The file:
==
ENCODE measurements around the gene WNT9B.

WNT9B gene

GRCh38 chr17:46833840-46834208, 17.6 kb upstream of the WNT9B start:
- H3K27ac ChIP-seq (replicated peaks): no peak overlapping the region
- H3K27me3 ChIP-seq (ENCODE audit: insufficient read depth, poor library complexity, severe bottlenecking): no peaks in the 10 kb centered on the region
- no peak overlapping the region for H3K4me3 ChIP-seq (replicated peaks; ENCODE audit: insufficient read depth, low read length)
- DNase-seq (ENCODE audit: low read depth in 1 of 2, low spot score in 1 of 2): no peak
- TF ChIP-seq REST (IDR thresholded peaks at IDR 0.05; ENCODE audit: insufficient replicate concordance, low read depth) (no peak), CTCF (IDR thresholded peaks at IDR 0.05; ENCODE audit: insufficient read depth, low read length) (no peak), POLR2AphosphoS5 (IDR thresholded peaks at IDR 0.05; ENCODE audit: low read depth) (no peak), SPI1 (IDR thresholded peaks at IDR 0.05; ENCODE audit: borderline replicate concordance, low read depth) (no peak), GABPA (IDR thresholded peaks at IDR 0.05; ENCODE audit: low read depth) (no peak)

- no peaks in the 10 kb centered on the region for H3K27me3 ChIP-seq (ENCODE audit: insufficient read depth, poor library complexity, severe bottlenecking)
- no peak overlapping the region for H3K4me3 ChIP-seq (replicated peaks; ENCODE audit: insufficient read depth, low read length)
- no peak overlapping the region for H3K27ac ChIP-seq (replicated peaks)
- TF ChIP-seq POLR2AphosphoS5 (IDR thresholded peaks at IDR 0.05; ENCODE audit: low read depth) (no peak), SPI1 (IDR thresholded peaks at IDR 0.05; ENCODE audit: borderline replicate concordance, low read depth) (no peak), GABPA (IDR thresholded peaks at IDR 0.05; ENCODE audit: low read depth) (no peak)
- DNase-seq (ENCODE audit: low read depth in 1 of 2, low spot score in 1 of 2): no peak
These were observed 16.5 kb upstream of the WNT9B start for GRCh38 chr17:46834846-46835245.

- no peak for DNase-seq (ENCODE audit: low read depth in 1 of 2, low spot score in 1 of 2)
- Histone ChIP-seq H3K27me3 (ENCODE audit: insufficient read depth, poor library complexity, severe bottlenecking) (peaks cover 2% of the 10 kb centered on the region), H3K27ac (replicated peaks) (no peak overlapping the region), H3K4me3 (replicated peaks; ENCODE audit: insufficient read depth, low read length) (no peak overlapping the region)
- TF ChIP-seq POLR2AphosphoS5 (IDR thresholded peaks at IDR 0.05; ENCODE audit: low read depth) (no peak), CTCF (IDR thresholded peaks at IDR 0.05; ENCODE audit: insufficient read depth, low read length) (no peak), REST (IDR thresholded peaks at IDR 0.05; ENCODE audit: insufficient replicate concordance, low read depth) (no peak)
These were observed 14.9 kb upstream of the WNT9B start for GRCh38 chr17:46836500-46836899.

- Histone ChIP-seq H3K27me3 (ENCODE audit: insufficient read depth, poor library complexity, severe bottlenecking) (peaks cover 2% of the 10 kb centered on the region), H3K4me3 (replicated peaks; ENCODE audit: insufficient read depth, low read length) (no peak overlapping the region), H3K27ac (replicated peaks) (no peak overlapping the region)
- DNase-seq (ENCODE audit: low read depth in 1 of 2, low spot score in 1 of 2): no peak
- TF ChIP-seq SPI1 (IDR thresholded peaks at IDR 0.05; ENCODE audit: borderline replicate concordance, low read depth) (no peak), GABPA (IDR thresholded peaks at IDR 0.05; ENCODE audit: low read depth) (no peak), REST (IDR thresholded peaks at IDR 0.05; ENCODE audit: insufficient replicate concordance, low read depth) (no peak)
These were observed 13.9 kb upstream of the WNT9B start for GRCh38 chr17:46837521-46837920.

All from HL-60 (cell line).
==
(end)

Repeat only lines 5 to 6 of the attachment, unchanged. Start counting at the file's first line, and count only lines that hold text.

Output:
- H3K27me3 ChIP-seq (ENCODE audit: insufficient read depth, poor library complexity, severe bottlenecking): no peaks in the 10 kb centered on the region
- no peak overlapping the region for H3K4me3 ChIP-seq (replicated peaks; ENCODE audit: insufficient read depth, low read length)